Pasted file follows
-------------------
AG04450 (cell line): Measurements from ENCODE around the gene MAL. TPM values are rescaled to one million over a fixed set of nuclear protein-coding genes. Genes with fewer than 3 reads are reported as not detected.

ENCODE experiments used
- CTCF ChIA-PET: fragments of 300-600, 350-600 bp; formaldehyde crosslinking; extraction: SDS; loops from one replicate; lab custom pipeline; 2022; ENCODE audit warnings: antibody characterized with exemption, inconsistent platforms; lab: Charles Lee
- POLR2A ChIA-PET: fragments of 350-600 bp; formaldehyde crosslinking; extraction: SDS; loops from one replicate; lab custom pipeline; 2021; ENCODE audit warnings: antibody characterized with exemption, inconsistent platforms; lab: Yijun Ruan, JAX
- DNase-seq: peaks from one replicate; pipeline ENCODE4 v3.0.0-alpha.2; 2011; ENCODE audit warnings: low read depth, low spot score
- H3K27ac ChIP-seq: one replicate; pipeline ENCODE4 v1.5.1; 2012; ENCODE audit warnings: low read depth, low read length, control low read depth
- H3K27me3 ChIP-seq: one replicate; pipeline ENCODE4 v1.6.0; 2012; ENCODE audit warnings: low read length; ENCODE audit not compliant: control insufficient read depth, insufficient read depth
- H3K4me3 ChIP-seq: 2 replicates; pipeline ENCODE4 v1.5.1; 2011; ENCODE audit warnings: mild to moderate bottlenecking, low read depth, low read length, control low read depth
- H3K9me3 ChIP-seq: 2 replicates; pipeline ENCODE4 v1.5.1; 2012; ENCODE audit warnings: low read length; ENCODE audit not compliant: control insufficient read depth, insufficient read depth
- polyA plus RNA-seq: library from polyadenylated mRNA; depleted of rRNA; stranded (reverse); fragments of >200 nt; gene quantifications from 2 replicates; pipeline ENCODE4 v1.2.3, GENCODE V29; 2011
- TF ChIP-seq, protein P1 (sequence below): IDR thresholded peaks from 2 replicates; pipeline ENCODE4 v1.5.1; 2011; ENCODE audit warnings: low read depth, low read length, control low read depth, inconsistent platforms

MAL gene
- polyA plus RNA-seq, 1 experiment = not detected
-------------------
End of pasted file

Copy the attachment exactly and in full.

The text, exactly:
AG04450 (cell line): Measurements from ENCODE around the gene MAL. TPM values are rescaled to one million over a fixed set of nuclear protein-coding genes. Genes with fewer than 3 reads are reported as not detected.

ENCODE experiments used
- CTCF ChIA-PET: fragments of 300-600, 350-600 bp; formaldehyde crosslinking; extraction: SDS; loops from one replicate; lab custom pipeline; 2022; ENCODE audit warnings: antibody characterized with exemption, inconsistent platforms; lab: Charles Lee
- POLR2A ChIA-PET: fragments of 350-600 bp; formaldehyde crosslinking; extraction: SDS; loops from one replicate; lab custom pipeline; 2021; ENCODE audit warnings: antibody characterized with exemption, inconsistent platforms; lab: Yijun Ruan, JAX
- DNase-seq: peaks from one replicate; pipeline ENCODE4 v3.0.0-alpha.2; 2011; ENCODE audit warnings: low read depth, low spot score
- H3K27ac ChIP-seq: one replicate; pipeline ENCODE4 v1.5.1; 2012; ENCODE audit warnings: low read depth, low read length, control low read depth
- H3K27me3 ChIP-seq: one replicate; pipeline ENCODE4 v1.6.0; 2012; ENCODE audit warnings: low read length; ENCODE audit not compliant: control insufficient read depth, insufficient read depth
- H3K4me3 ChIP-seq: 2 replicates; pipeline ENCODE4 v1.5.1; 2011; ENCODE audit warnings: mild to moderate bottlenecking, low read depth, low read length, control low read depth
- H3K9me3 ChIP-seq: 2 replicates; pipeline ENCODE4 v1.5.1; 2012; ENCODE audit warnings: low read length; ENCODE audit not compliant: control insufficient read depth, insufficient read depth
- polyA plus RNA-seq: library from polyadenylated mRNA; depleted of rRNA; stranded (reverse); fragments of >200 nt; gene quantifications from 2 replicates; pipeline ENCODE4 v1.2.3, GENCODE V29; 2011
- TF ChIP-seq, protein P1 (sequence below): IDR thresholded peaks from 2 replicates; pipeline ENCODE4 v1.5.1; 2011; ENCODE audit warnings: low read depth, low read length, control low read depth, inconsistent platforms

MAL gene
- polyA plus RNA-seq, 1 experiment = not detected